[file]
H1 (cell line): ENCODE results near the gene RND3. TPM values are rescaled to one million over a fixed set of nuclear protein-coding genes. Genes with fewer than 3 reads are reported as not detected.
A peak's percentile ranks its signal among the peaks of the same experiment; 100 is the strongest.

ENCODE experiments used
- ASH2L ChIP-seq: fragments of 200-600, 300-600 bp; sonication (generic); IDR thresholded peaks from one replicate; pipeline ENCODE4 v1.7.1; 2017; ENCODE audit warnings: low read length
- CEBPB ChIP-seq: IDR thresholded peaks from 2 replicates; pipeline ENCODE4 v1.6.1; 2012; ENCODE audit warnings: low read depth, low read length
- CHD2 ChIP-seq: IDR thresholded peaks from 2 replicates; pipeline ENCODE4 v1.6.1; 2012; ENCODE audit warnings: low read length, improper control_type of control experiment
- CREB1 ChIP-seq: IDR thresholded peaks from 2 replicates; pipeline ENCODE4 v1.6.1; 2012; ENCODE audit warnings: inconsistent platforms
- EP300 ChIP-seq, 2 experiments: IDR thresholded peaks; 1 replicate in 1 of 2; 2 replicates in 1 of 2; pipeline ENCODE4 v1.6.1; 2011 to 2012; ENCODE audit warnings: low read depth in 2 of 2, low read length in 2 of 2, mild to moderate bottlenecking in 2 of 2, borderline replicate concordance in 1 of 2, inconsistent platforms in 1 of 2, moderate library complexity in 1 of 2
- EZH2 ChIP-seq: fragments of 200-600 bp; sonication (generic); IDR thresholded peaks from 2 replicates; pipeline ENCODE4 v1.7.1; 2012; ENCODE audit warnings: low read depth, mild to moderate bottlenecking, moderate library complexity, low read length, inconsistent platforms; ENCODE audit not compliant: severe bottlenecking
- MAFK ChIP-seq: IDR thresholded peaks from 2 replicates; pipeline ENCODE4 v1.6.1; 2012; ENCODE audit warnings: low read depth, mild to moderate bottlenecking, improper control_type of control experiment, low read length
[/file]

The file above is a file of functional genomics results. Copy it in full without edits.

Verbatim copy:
H1 (cell line): ENCODE results near the gene RND3. TPM values are rescaled to one million over a fixed set of nuclear protein-coding genes. Genes with fewer than 3 reads are reported as not detected.
A peak's percentile ranks its signal among the peaks of the same experiment; 100 is the strongest.

ENCODE experiments used
- ASH2L ChIP-seq: fragments of 200-600, 300-600 bp; sonication (generic); IDR thresholded peaks from one replicate; pipeline ENCODE4 v1.7.1; 2017; ENCODE audit warnings: low read length
- CEBPB ChIP-seq: IDR thresholded peaks from 2 replicates; pipeline ENCODE4 v1.6.1; 2012; ENCODE audit warnings: low read depth, low read length
- CHD2 ChIP-seq: IDR thresholded peaks from 2 replicates; pipeline ENCODE4 v1.6.1; 2012; ENCODE audit warnings: low read length, improper control_type of control experiment
- CREB1 ChIP-seq: IDR thresholded peaks from 2 replicates; pipeline ENCODE4 v1.6.1; 2012; ENCODE audit warnings: inconsistent platforms
- EP300 ChIP-seq, 2 experiments: IDR thresholded peaks; 1 replicate in 1 of 2; 2 replicates in 1 of 2; pipeline ENCODE4 v1.6.1; 2011 to 2012; ENCODE audit warnings: low read depth in 2 of 2, low read length in 2 of 2, mild to moderate bottlenecking in 2 of 2, borderline replicate concordance in 1 of 2, inconsistent platforms in 1 of 2, moderate library complexity in 1 of 2
- EZH2 ChIP-seq: fragments of 200-600 bp; sonication (generic); IDR thresholded peaks from 2 replicates; pipeline ENCODE4 v1.7.1; 2012; ENCODE audit warnings: low read depth, mild to moderate bottlenecking, moderate library complexity, low read length, inconsistent platforms; ENCODE audit not compliant: severe bottlenecking
- MAFK ChIP-seq: IDR thresholded peaks from 2 replicates; pipeline ENCODE4 v1.6.1; 2012; ENCODE audit warnings: low read depth, mild to moderate bottlenecking, improper control_type of control experiment, low read length